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“Richard Barrett offers us an exciting new direction for measuring consciousness. He has proven that the insights these measures bring can significantly improve our individual, organisational and societal performance. The work of the Barrett Values Centre stands as a testament to what can be achieved by seriously applying ourselves to the measurement of conscious.” Dr. Marc Gafni, Co-Founder and Director, Center for Integral Wisdom Dr. Zachary Stein, Academic Director, Center for Integral Wisdom
Richard Barrett is one of the most profound integrative thinkers of our day. Bringing together numerous strands of research and theory with his visionary perspective he succeeds in “building a theory of human well-being that unites psychology with spirituality and science". A brilliant synthesis of the psychology of the future. This book redefines the meaning of well-being for the 21st century.
My basic hypothesis is that evolution was never about species, it was always about consciousness. Therefore, the continuance of 3.8 billion years of evolution on Earth now rests on the shoulders of the evolution human consciousness. Unlike Neo-Darwinism and Intelligent Design, which are only concerned with life on Earth, the evolutionary intelligence theory explains the whole of evolution from the Big Bang to the present day. Richard Barrett takes on nothing less than the theory of evolution and adds immeasurably to our understanding. The elegant simplicity with which Richard guides us through his ideas is refreshing in this era of complication and complexity and indicates a rare clarity of thought. His analysis of current world events and prognosis for the future should be required reading for all politicians and policymakers. Ruth Steinholtz, AretéWork LLP
A radical shift is taking place in the way that society is thinkingabout cities, a change from the machine metaphors of the 20thcentury to mathematical models of the processes of biological andnatural systems. From this new perspective, cities are regarded notsimply as spatially extended material artefacts, but as complexsystems that are analogous to living organisms, exhibiting many ofthe same characteristics. There is an emerging view that the designof the thousands of new cities needed for an expanding worldpopulation are to be founded on intelligent and inhabitedinfrastructural systems or ‘flow architectures’ ofurban metabolisms. The physical arrays of the flow architecture ofthe city are intimately connected to the networks of subsidiarysystems that collect and distribute energy, materials andinformation. They animate the city, and should therefore beintimately coupled to the spatial and cultural patterns of life inthe city, to the public spaces through which people flow, andshould unite rather than divide urban morphological and ecologicalsystems. Featured architects: AMID(cero9), Buro Happold, Foster +Partners, Groundlab and SOM. Contributors include: Joan Busquets, Kate Davies and Liam Young,Mehran Gharleghi, Evan Greenberg and George Jeronimidis, MarinaLathouri, Wolf Mangelsdorf, Daniel Segraves, Jack Self, RicardSolé and Sergi Valverde, and Iain Stewart.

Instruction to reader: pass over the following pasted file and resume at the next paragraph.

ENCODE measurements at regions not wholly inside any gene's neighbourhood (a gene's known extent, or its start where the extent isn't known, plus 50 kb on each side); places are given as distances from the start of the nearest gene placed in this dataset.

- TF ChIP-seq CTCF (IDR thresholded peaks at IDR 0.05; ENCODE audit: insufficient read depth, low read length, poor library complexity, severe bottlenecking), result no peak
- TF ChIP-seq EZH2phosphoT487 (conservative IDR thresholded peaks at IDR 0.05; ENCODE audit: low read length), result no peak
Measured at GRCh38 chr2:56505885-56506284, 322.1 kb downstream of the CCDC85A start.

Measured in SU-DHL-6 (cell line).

A companion volume to The Endangered Species Act at Thirty: Renewing the Conservation Promise, this book examines the key policy tools available for protecting biodiversity in the United States by revisiting some basic questions in conservation: What are we trying to protect and why? What are the limits of species-based conservation? Can we develop new conservation strategies that are more ecologically and economically viable than past approaches?
This book constitutes the proceedings of the International Conference on Research and Education in Robotics held in Rapperswil-Jona, Switzerland, in May 2010. The 17 revised full papers presented were carefully reviewed and selected from 24 submissions. They are organized in topical sections on mechanical design and system architecture, flexible robot strategy design, and autonomous mobile robot development.
Does the brain create the mind, or is some external entity involved? In addressing this nullhard problemnull of consciousness, we face a central human challenge: what do we really know and how do we know it? Tentative answers in this book follow from a synthesis of profound ideas, borrowed from philosophy, religion, politics, economics, neuroscience, physics, mathematics, and cosmology, the knowledge structures supporting our meager grasps of reality. This search for new links in the web of human knowledge extends in many directions: the nullshadowsnull of our thought processes revealed by brain imagining, brains treated as complex adaptive systems that reveal fractal-like behavior in the brain's nested hierarchy, resonant interactions facilitating functional connections in brain tissue, probability and entropy as measures of human ignorance, fundamental limits on human knowledge, and the central role played by information in both brains and physical systems. In Brain, Mind, and the Structure of Reality, Paul Nunez discusses the possibility of deep connections between relativity, quantum mechanics, thermodynamics, and consciousness: all entities involved with fundamental information barriers. Dr Nunez elaborates on possible new links in this nested web of human knowledge that may tell us something new about the nature and origins of consciousness. In the end, does the brain create the mind? Or is the Mind already out there? You decide.

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